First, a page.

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Combating methanol abuse

Bizarre as the following story is, it’s not the first time people have been killed by illicit alcohol.

In February, there were four cases in Tennessee involving teenagers drinking a combination of Mountain Dew and racing fuel called “Dewshine.” Intentionally drinking racing fuel is exactly as dangerous and stupid as it sounds, and two of the teens died.

Racing fuel comes in a multitude of chemical combinations, but it often contains a form of alcohol called methanol. Although methanol can have similar effects to drinking alcohol when ingested, it can also kill in small amounts when consumed.

In a genuinely weird coincidence, last year PepsiCo introduced a version of Mountain Dew also called “Dewshine.” Problematic marketing aside – the soft drink is marketed with winks and nods to moonshine and bootlegging. It should be made clear that this product came out long before this story occured. Still, it’s a coincidence adding a potentially confusing twist on an old problem: solvent abuse.

What a difference a letter makes

Ethanol is the active ingredient in alcoholic drinks. Methanol’s another matter. Sometimes called “wood alcohol” because it used to be manufactured by distilling wood, methanol is now usually made from natural gas. It has highly toxic effects when ingested, largely because methanol is broken down in the body in a very different way from ethanol.

According to the National Institutes of Health, when the body processes ethanol it changes into a toxic chemical called acetaldehyde, which is metabolized quickly into carbon dioxide and water. When methanol is processed, the body changes it to formaldehyde, which metabolizes into formic acid. Formic acid, found in ant stings, is poisonous in large amounts and can damage the central nervous system.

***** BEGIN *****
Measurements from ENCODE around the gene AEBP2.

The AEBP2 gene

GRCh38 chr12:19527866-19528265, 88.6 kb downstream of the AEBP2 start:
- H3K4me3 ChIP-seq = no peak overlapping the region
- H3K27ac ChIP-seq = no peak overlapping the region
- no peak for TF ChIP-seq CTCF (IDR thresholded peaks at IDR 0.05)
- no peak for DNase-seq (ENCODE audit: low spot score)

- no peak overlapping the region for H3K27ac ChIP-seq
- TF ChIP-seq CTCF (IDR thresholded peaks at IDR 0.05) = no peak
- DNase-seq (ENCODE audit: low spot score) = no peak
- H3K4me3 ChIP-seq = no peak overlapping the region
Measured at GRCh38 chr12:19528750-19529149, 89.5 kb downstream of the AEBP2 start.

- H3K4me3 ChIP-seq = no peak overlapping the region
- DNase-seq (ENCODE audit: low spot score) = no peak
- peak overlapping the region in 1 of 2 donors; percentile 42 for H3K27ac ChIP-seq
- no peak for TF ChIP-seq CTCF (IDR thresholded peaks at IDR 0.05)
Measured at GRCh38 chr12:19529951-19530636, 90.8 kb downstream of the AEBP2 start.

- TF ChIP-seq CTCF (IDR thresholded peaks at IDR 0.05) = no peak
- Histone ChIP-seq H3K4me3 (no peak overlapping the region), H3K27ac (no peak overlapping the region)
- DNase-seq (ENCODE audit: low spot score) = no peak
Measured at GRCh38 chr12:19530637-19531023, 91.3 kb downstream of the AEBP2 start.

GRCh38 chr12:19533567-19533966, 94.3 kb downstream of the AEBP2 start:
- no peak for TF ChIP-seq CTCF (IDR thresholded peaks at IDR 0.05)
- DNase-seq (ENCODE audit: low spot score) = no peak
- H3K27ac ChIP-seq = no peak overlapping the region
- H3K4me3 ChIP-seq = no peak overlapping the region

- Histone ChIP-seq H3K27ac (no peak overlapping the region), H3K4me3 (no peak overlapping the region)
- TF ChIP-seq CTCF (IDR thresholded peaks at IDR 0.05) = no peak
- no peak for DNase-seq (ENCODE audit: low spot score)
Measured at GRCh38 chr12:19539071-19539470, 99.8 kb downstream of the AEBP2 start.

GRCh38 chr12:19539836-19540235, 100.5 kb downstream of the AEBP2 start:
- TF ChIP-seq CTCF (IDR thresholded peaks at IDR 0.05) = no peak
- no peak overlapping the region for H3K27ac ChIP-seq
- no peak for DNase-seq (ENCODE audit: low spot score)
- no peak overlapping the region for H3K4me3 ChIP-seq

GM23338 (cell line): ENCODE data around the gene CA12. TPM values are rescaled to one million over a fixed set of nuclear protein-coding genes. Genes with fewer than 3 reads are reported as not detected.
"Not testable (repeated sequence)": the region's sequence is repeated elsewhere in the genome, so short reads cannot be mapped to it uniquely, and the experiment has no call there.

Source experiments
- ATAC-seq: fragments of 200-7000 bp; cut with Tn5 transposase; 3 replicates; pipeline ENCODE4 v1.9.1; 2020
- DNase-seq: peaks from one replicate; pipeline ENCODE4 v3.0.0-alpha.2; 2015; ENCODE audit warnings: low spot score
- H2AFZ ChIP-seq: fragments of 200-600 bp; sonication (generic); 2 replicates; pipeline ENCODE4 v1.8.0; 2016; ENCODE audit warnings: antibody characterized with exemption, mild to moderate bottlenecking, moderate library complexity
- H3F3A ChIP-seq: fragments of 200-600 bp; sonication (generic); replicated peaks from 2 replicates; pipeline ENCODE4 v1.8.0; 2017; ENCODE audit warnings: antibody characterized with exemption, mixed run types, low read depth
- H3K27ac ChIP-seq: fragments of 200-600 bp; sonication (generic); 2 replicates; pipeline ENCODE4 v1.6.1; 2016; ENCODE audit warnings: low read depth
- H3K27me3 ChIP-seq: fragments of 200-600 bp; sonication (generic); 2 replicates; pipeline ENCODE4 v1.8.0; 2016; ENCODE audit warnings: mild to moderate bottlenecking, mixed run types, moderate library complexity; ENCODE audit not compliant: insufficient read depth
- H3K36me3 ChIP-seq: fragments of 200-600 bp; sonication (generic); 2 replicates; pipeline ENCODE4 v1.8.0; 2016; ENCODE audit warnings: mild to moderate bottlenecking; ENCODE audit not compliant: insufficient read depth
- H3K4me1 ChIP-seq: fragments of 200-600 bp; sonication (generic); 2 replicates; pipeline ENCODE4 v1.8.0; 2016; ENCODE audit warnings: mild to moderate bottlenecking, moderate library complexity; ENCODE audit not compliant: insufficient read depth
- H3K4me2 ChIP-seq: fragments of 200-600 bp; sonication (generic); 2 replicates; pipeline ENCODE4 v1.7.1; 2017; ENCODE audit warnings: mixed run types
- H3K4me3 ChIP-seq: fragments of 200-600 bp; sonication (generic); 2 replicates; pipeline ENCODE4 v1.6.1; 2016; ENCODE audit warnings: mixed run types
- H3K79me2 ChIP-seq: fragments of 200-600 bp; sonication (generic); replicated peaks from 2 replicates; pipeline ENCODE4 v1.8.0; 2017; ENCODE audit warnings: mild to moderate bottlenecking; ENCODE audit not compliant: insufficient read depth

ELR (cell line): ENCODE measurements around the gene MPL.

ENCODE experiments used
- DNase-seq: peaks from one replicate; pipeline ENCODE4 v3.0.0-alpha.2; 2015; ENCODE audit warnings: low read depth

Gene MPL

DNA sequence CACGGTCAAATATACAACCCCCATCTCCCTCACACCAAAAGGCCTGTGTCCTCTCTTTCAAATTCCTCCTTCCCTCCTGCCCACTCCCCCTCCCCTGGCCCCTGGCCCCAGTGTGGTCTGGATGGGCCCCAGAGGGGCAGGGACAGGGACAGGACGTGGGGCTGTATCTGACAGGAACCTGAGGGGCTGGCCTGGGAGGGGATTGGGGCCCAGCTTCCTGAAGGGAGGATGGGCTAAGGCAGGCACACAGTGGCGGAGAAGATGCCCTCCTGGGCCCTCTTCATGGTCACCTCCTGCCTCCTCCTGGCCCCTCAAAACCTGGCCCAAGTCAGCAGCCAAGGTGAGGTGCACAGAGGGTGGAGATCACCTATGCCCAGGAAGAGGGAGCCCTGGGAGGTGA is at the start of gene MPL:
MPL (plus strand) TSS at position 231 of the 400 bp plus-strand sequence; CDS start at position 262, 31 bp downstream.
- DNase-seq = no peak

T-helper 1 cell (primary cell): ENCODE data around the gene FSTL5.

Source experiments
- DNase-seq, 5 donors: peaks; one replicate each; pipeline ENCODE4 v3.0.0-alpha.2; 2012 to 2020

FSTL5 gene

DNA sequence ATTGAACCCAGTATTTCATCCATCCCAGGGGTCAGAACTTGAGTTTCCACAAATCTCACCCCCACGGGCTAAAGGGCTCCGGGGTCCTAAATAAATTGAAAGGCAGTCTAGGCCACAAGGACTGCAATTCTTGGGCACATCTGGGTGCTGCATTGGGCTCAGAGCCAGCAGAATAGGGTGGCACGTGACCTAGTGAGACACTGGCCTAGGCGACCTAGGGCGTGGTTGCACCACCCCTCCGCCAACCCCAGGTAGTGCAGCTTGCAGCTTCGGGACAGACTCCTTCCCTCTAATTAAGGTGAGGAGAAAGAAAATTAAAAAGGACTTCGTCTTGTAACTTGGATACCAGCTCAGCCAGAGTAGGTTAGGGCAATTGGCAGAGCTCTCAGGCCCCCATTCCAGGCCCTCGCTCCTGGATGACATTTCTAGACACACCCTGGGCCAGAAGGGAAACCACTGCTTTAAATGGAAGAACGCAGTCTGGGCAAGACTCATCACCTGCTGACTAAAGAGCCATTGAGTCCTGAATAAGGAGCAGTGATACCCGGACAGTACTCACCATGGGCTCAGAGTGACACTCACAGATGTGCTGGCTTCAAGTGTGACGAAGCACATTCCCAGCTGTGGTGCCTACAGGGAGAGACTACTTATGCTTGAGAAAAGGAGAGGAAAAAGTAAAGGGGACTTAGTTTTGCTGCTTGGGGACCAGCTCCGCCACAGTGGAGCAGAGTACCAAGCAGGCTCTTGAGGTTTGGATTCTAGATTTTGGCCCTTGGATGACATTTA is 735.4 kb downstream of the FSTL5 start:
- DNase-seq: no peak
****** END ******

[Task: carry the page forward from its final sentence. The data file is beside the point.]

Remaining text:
According to the U.S. National Library of Medicine’s website MedlinePlus, methanol’s effects can include:

  • Breathing difficulties
  • Vision problems, including partial or total blindness
  • Nervous system effects including dizziness, headache, confusion and seizures
  • Coma and death

It’s found in a variety of household and industrial products, including copy machine fluid, portable fuels like Sterno and varnishes. Methanol is also widely found in automotive products, such as antifreeze, windshield wiper fluid and fuel.

Why would anyone drink the stuff?

Most people who drink methanol deliberately do so out of desperation. They either can’t afford drinkable alcohol or have no access to it due to age or region. It’s often the same reason people abuse other industrial solvents like lighter fluid, spray paint and cleaners.

For adolescents, it’s much easier to get access to solvents than it is alcohol – generally, kids don’t get carded when they purchase antifreeze or computer duster. Most solvents are abused by sniffing the fumes, which is why these substances are often referred to as “inhalants.” It’s a dismayingly popular form of substance abuse in younger people – a study cited by the Foundation for a Drug-Free World found 593,000 children aged between 12 and 17 in the U.S. used inhalants for the first time between 2002 and 2006.

Sometimes, drinking methanol isn’t a choice; it often shows up in clandestine and bootleg alcohol. In 2012, methanol killed 39 people in the Czech Republic and four people in Poland after they consumed illegal alcohol. In 2015, over 100 people in Mumbai died after consuming homemade alcohol containing methanol.

Treatment is key

Solvent abuse is one of the more dangerous forms of substance abuse, a disease which is lethal if left untreated. Sovereign Health of Texas’ El Paso facility is staffed with experts in addiction treatment who offer treatment programs tailored to their clients’ individual needs. For more information, please call our 24/7 helpline.

About the author

Brian Moore is a staff writer and graphic designer for the Sovereign Health Group. A 20-year veteran of the newspaper industry, he writes articles and creates graphics across Sovereign’s portfolio of marketing and content products. Brian enjoys music, bicycling and playing the tuba, which’s he’s done with varying degrees of success for over 25 years. For more information and other inquiries about this media, contact the author and designer at news@sovhealth.com.

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